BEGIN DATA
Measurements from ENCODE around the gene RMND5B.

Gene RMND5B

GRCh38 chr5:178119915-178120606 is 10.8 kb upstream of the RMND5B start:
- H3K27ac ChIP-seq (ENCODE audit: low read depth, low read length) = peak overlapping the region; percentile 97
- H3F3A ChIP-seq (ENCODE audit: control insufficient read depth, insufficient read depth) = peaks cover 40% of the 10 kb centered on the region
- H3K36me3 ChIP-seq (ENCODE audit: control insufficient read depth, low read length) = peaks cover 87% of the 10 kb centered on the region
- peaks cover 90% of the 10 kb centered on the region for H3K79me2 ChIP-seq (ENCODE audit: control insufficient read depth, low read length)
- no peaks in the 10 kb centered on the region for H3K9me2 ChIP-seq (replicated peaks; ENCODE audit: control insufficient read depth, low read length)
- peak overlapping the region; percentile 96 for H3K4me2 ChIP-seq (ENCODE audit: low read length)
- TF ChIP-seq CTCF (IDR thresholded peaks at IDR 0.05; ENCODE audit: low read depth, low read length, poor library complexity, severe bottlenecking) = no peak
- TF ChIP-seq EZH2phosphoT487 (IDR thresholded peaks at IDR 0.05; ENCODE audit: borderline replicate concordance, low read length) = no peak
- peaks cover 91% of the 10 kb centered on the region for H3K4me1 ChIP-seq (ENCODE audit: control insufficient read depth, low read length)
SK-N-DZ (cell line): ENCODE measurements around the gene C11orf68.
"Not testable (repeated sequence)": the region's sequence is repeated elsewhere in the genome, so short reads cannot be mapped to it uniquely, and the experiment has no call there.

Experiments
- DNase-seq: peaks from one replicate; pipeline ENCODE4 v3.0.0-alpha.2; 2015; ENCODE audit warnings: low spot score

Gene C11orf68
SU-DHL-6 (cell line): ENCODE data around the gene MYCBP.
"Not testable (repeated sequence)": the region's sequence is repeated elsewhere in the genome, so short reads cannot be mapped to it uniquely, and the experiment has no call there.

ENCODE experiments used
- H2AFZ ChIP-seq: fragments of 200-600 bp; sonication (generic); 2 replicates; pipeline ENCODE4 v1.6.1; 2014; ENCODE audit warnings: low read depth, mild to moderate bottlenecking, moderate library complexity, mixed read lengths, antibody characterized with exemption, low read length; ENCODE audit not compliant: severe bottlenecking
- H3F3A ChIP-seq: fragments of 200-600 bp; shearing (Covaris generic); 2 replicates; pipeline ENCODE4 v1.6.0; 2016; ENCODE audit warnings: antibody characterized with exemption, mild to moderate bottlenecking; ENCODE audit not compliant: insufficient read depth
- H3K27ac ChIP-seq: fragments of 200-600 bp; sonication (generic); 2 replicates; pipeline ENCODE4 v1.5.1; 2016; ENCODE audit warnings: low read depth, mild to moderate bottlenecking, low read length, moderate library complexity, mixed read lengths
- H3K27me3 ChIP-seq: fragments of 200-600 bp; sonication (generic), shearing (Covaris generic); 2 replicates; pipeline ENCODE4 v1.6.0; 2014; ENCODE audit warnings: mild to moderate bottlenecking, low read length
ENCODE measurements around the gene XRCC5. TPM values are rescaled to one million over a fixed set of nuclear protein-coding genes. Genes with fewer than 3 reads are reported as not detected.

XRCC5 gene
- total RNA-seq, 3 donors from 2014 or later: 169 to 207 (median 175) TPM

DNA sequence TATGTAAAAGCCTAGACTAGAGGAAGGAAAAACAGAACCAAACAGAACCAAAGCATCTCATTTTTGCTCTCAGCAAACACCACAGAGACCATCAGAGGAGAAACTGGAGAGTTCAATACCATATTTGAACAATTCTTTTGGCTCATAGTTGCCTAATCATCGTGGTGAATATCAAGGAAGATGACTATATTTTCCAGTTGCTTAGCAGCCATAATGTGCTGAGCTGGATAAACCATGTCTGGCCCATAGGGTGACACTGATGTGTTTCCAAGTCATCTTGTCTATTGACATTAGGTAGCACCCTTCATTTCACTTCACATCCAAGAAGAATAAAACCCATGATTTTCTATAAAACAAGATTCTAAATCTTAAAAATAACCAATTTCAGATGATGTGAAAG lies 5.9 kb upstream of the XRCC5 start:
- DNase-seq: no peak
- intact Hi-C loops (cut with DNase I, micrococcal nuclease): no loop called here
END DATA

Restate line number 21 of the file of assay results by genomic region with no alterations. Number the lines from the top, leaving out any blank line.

- H2AFZ ChIP-seq: fragments of 200-600 bp; sonication (generic); 2 replicates; pipeline ENCODE4 v1.6.1; 2014; ENCODE audit warnings: low read depth, mild to moderate bottlenecking, moderate library complexity, mixed read lengths, antibody characterized with exemption, low read length; ENCODE audit not compliant: severe bottlenecking